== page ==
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By: (1885-1930)

Kangaroo by D. H. Lawrence is a thought-provoking and engaging novel that delves into the complexities of political ideology and personal identity. Set in Australia in the 1920s, the story follows an English writer named Richard Lovat Somers who becomes entangled with a charismatic and enigmatic local political leader known as Kangaroo.

The novel explores themes such as nationalism, loyalty, and the search for meaning in a rapidly changing world. Lawrence's writing is evocative and poetic, drawing readers into the unique landscape and culture of Australia.

The characters in Kangaroo are vividly drawn and deeply flawed, making them both relatable and intriguing. The relationship between Somers and Kangaroo is at the heart of the story, providing a lens through which to examine the larger social and political forces at play.

Overall, Kangaroo is a powerful and thought-provoking novel that will leave readers questioning their own beliefs and values. Lawrence's insights into human nature and society are as relevant today as they were nearly a century ago.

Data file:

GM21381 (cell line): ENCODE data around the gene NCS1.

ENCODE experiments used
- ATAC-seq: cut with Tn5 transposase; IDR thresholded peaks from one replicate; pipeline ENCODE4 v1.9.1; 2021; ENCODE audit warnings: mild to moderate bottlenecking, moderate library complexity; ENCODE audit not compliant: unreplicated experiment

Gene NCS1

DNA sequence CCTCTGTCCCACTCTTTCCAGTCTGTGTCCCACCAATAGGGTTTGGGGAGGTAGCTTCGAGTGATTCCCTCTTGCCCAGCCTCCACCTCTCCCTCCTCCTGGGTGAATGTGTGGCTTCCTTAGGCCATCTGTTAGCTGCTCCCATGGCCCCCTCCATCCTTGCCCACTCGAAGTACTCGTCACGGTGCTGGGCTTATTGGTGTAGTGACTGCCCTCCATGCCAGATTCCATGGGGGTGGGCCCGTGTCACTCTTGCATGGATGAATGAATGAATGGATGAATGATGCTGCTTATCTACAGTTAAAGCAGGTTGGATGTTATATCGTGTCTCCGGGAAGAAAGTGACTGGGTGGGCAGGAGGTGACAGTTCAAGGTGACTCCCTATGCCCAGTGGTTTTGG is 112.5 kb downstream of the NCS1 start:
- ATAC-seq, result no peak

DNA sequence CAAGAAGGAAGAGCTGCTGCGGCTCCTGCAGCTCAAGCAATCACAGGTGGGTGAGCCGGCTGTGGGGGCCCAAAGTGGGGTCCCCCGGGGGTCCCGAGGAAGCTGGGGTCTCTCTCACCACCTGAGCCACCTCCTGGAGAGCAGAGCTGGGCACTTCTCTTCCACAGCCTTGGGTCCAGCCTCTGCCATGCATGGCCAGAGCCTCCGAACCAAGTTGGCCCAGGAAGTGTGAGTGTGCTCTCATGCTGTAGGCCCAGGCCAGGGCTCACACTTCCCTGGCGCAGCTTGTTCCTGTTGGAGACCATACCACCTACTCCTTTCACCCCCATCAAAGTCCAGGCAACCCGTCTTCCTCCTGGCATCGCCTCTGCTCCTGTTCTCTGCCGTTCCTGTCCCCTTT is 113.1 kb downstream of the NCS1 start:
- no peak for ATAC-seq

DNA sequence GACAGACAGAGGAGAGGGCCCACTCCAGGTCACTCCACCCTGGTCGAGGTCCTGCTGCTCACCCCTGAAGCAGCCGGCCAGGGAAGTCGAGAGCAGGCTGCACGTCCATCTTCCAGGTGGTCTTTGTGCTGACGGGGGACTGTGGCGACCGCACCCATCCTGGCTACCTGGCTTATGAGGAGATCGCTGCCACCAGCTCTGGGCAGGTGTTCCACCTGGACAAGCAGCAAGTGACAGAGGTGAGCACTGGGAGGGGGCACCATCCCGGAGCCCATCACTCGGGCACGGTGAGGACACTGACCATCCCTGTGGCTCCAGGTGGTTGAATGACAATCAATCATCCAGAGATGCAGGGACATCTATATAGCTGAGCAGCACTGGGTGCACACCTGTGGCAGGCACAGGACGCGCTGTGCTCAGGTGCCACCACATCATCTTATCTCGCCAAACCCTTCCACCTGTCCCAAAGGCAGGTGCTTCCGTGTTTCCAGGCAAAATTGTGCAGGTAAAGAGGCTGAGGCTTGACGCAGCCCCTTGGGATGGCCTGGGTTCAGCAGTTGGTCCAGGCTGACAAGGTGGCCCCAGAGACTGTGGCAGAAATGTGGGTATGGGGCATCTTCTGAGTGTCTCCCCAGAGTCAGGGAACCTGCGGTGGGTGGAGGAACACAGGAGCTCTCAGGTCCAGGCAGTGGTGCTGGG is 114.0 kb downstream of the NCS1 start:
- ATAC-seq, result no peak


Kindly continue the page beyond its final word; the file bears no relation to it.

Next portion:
Book Description:
"Kangaroo" is the nickname of a character in this novel, Benjamin Cooley, who was a charismatic leader in the fascist movement of ex-soldiers who fought in the Australian army in WWII. The story's main character is an international journalist, Richard Lovat Somers who, with his wife, comes to rent a house next door to Jack Calcott and his wife who are natural-born Australians through-and-through. Jack is in league with Kangaroo and tries to persuade Lovat to join their political movement conflicting with the Socialist political faction in the country. Throughout this book, there is an undercurrent of vaguely defined "Generalized Love" which borders closely on homosexuality between the otherwise testosterone-saturated Australian men. Action-wise: There are riots and gunfights; but there are also moments of great tenderness of the men for their wives. Both Jack and Lovat dearly want to become "leaders of men", but Lovat backs away when he is recruited to join in an espionage campaign against the Socialists. Another undercurrent which muddies the waters for Lovat is that he is a true British citizen and thus resented by the Australians.

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